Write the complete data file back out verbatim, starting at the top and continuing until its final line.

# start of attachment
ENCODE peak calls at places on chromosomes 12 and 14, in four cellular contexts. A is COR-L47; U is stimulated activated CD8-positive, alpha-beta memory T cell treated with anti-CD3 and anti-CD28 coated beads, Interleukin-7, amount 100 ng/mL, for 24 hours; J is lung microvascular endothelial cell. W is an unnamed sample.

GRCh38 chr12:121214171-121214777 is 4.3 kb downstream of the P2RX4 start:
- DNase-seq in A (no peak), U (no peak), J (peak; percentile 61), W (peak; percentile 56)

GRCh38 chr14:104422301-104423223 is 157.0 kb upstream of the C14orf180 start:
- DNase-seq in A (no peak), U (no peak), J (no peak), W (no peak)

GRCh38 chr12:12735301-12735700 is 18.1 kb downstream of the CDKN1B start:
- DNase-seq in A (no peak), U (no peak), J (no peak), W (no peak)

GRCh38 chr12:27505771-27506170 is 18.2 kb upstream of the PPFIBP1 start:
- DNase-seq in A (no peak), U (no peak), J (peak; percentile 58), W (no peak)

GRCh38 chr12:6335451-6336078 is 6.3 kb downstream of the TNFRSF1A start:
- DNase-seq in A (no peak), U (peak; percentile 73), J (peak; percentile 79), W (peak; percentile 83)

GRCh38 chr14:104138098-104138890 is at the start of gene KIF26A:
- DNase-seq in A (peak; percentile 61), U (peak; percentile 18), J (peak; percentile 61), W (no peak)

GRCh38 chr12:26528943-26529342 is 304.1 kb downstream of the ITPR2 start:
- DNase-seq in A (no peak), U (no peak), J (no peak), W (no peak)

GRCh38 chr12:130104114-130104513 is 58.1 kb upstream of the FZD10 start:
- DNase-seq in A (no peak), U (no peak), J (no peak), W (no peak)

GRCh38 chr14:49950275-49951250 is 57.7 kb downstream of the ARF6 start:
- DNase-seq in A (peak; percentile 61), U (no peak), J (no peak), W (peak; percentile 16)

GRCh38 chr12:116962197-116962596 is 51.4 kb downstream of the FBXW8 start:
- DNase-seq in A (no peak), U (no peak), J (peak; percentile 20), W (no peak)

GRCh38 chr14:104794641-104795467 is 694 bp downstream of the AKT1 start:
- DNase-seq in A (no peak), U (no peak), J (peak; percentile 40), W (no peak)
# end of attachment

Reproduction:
ENCODE peak calls at places on chromosomes 12 and 14, in four cellular contexts. A is COR-L47; U is stimulated activated CD8-positive, alpha-beta memory T cell treated with anti-CD3 and anti-CD28 coated beads, Interleukin-7, amount 100 ng/mL, for 24 hours; J is lung microvascular endothelial cell. W is an unnamed sample.

GRCh38 chr12:121214171-121214777 is 4.3 kb downstream of the P2RX4 start:
- DNase-seq in A (no peak), U (no peak), J (peak; percentile 61), W (peak; percentile 56)

GRCh38 chr14:104422301-104423223 is 157.0 kb upstream of the C14orf180 start:
- DNase-seq in A (no peak), U (no peak), J (no peak), W (no peak)

GRCh38 chr12:12735301-12735700 is 18.1 kb downstream of the CDKN1B start:
- DNase-seq in A (no peak), U (no peak), J (no peak), W (no peak)

GRCh38 chr12:27505771-27506170 is 18.2 kb upstream of the PPFIBP1 start:
- DNase-seq in A (no peak), U (no peak), J (peak; percentile 58), W (no peak)

GRCh38 chr12:6335451-6336078 is 6.3 kb downstream of the TNFRSF1A start:
- DNase-seq in A (no peak), U (peak; percentile 73), J (peak; percentile 79), W (peak; percentile 83)

GRCh38 chr14:104138098-104138890 is at the start of gene KIF26A:
- DNase-seq in A (peak; percentile 61), U (peak; percentile 18), J (peak; percentile 61), W (no peak)

GRCh38 chr12:26528943-26529342 is 304.1 kb downstream of the ITPR2 start:
- DNase-seq in A (no peak), U (no peak), J (no peak), W (no peak)

GRCh38 chr12:130104114-130104513 is 58.1 kb upstream of the FZD10 start:
- DNase-seq in A (no peak), U (no peak), J (no peak), W (no peak)

GRCh38 chr14:49950275-49951250 is 57.7 kb downstream of the ARF6 start:
- DNase-seq in A (peak; percentile 61), U (no peak), J (no peak), W (peak; percentile 16)

GRCh38 chr12:116962197-116962596 is 51.4 kb downstream of the FBXW8 start:
- DNase-seq in A (no peak), U (no peak), J (peak; percentile 20), W (no peak)

GRCh38 chr14:104794641-104795467 is 694 bp downstream of the AKT1 start:
- DNase-seq in A (no peak), U (no peak), J (peak; percentile 40), W (no peak)